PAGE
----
A proposal to build a 250-slip marina in Costa Rica’s Golfo Dulce has divided the inhabitants of the town of Puerto Jimenez. While some people feel the project would bring needed jobs, others warn about the environmental risks that could arise. In 2008 a legal appeal temporarily halted the project, but the appeal has now been rejected. The court must now decide if it will require the developer to submit further studies about the marina’s impact on marine mammals in the gulf. (La Nación 10/19/2012)
As part of the country’s efforts to achieve carbon neutrality, the Costa Rican government plans to offer tax incentives that would allow taxi and bus drivers to switch to cleaner vehicles. The government is also in discussions with manufacturers of hybrid vehicles in an attempt to lower the cost of importing these vehicles into Cost Rica. The government is also looking at emission reduction from fuels and the agricultural sector. (La Nación 10/18/2012)
Researchers from the Universidad Autónoma de Baja California Sur (UABCS) have proposed a model for analyzing the sustainability of tourism activities in small coastal communities , using Cabo Pulmo as a case study. The model can be used in small fishing communities around the country to analyze the socioeconomic and environmental impact of tourism development. The researchers used methodologies of the International Union for Conservation of Nature, the World Tourism Organization of Tourism, and the Association of Caribbean States to develop 42 sustainability indicators. (Peninsular Digital, 10/18/2012)
The director of Mexico’s Energy Efficiency Trust (FIDE), Juan Manuel Carreras López, is working to strengthen programs that help energy consumers transition toward renewable energy use. FIDE already helps finance up to 100% of photovoltaic systems for some customers. In addition, the National Association for Solar Energy (ANES) will be initiating a training program for the installation and maintenance of facilities utilizing solar thermal and PV energy. Meanwhile the creation of three new research centers should help drive solar, geothermal and wind energy. To help support renewable energy in Mexico, the National Foreign Trade Bank and the Japan Bank for International Cooperation (JBIC) signed a loan agreement for $100 million in October. (El Universal, 10/18/2012).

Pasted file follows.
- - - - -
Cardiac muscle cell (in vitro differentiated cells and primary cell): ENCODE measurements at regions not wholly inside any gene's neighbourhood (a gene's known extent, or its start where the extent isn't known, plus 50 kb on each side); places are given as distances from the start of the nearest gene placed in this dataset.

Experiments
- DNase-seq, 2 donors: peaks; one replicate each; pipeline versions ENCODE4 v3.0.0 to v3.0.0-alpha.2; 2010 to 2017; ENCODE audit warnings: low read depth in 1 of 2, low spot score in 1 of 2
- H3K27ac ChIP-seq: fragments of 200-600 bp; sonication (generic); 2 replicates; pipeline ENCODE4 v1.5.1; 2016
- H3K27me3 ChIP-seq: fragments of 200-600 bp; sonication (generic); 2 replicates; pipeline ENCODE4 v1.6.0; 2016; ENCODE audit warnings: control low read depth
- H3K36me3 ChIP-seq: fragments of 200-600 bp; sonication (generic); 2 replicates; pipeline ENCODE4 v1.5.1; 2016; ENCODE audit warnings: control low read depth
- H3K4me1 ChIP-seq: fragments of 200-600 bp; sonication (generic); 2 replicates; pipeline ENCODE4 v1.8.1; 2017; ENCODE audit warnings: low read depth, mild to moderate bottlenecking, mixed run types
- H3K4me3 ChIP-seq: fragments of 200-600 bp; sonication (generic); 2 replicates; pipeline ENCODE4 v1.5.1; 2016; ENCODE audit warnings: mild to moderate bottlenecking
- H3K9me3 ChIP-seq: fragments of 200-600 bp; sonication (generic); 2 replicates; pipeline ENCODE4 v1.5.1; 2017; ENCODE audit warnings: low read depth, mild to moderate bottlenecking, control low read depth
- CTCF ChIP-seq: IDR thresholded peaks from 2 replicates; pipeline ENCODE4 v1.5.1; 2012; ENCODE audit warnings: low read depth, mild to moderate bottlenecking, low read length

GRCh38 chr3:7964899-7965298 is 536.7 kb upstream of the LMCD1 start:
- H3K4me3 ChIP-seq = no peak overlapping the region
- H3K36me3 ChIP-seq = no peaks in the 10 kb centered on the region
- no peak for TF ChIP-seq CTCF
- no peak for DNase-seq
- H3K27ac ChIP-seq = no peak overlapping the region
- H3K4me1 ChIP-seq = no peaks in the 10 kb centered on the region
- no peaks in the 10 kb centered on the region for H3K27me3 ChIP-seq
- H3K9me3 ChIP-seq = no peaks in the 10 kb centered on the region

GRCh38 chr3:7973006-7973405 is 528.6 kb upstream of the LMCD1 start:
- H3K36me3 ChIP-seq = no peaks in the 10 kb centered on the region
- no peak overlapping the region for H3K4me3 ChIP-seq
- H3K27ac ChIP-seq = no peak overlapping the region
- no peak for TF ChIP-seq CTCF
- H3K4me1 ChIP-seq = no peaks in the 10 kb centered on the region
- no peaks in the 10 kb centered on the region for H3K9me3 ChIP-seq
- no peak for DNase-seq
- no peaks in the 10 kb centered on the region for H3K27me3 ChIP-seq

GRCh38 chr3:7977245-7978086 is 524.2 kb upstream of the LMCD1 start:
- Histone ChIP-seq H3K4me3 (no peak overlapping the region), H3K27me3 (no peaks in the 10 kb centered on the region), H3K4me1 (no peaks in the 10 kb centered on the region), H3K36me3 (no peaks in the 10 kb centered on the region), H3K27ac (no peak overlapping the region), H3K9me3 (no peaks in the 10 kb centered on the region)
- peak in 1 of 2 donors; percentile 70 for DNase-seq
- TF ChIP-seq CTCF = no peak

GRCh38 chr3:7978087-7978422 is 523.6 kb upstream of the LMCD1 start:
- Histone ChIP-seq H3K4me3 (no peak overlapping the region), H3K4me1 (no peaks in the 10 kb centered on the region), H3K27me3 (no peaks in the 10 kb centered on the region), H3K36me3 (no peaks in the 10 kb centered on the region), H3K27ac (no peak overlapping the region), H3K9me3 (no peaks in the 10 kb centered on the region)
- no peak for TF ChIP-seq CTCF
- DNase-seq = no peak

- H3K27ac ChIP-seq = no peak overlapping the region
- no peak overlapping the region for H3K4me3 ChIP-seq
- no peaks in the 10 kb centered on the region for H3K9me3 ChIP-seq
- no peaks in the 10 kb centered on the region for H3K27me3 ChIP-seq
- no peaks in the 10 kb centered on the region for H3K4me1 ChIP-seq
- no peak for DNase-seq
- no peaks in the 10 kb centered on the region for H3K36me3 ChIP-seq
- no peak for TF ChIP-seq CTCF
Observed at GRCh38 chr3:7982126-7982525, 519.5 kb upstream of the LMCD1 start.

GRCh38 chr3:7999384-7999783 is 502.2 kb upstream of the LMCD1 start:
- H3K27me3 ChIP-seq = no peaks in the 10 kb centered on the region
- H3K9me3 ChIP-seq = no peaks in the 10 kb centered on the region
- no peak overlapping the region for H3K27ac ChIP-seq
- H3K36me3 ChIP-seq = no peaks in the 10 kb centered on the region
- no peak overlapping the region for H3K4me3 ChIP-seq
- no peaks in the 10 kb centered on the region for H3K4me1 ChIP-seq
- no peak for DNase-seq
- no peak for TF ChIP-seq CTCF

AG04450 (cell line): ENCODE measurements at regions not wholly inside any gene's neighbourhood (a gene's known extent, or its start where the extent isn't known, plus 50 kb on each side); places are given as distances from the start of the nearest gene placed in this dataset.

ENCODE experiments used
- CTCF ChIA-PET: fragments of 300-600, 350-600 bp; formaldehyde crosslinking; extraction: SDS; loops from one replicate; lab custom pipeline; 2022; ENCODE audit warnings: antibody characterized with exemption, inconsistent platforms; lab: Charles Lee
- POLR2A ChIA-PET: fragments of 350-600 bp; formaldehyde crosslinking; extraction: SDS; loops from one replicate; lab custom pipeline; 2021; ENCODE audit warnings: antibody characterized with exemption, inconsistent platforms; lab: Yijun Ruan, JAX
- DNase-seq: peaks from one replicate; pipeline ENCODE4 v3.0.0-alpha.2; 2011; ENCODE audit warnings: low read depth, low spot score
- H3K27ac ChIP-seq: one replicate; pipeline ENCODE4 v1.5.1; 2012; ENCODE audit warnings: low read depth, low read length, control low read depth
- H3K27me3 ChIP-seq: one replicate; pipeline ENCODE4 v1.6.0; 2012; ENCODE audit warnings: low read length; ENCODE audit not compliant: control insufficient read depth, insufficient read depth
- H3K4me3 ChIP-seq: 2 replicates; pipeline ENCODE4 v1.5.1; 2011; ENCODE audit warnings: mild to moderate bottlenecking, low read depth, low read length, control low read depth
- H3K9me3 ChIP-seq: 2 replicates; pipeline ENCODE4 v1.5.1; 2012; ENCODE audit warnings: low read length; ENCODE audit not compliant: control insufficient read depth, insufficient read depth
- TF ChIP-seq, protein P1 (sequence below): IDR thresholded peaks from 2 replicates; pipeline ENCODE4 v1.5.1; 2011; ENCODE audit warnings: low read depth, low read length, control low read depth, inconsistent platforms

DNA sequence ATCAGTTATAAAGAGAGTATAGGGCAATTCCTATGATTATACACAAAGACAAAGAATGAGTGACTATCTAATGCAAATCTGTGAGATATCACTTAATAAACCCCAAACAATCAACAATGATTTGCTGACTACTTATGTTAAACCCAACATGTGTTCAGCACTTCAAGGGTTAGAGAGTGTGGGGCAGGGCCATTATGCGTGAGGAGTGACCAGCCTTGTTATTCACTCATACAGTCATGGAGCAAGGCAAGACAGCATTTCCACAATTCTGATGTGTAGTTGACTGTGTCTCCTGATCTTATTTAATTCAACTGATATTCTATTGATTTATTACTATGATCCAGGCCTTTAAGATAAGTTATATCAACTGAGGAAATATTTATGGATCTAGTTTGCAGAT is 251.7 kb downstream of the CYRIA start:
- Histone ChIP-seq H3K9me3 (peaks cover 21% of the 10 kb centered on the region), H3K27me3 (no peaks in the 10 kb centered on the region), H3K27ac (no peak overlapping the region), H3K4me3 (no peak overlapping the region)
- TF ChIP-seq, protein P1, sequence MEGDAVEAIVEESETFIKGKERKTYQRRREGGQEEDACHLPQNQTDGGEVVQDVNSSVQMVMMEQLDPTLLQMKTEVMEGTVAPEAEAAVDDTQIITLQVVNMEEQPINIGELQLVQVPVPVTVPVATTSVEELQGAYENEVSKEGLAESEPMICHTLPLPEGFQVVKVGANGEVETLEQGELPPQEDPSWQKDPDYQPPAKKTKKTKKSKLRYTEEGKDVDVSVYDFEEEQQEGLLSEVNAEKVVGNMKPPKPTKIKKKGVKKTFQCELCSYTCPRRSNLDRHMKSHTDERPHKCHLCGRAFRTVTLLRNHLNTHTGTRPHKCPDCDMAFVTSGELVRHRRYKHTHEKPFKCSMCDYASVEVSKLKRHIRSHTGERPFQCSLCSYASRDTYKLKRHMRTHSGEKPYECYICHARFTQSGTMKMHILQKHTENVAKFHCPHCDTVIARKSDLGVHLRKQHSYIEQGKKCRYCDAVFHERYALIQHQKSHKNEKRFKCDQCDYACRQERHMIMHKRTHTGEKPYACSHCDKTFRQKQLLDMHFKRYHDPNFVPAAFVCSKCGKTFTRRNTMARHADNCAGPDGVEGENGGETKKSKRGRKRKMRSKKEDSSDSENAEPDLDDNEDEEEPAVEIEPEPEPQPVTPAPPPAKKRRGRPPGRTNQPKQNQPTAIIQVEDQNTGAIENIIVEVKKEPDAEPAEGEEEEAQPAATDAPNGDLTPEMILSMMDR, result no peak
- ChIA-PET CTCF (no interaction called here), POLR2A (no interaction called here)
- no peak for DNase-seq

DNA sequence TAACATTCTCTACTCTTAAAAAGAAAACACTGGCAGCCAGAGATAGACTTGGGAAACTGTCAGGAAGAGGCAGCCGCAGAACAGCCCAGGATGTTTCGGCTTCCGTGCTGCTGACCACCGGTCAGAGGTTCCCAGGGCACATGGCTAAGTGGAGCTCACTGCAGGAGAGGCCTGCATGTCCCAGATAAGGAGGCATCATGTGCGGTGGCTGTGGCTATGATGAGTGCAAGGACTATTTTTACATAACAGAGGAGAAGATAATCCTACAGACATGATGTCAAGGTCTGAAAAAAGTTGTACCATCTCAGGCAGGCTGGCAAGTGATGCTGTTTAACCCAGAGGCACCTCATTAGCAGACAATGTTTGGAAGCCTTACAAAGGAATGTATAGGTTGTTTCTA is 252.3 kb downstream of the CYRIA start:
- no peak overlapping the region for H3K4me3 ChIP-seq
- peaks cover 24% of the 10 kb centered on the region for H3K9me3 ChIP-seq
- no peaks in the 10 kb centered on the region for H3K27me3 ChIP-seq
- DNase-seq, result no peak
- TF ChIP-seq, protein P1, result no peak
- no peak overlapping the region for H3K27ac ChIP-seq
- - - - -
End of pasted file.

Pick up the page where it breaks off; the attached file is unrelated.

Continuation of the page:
Eduardo Solis, President of the Mexican Association for the Automotive Industry (AMIA) called on President Calderón’s government to enter into talks with industry about a proposed new policy on fuel efficiency and CO2 emissions. Solis noted that the industry supports a policy based on the Corporate Average Fuel Economy standard in place in the United States. In contrast the policy proposed in Mexico, Norm 163, is more stringent and lacks an incentive mechanism. According to Solis, rather than promoting the purchase of new more efficient vehicles, it would promote the importation of old cars from the United States that emit eight times more CO2. While all auto manufacturers are working on electric and hybrid cars. In Mexico they will continue to focus on making more efficient internal combustion engines since there is a greater market for these than for hybrids or electrics. (La Prensa, 10/17/2012; El Universal, 10/15/2012).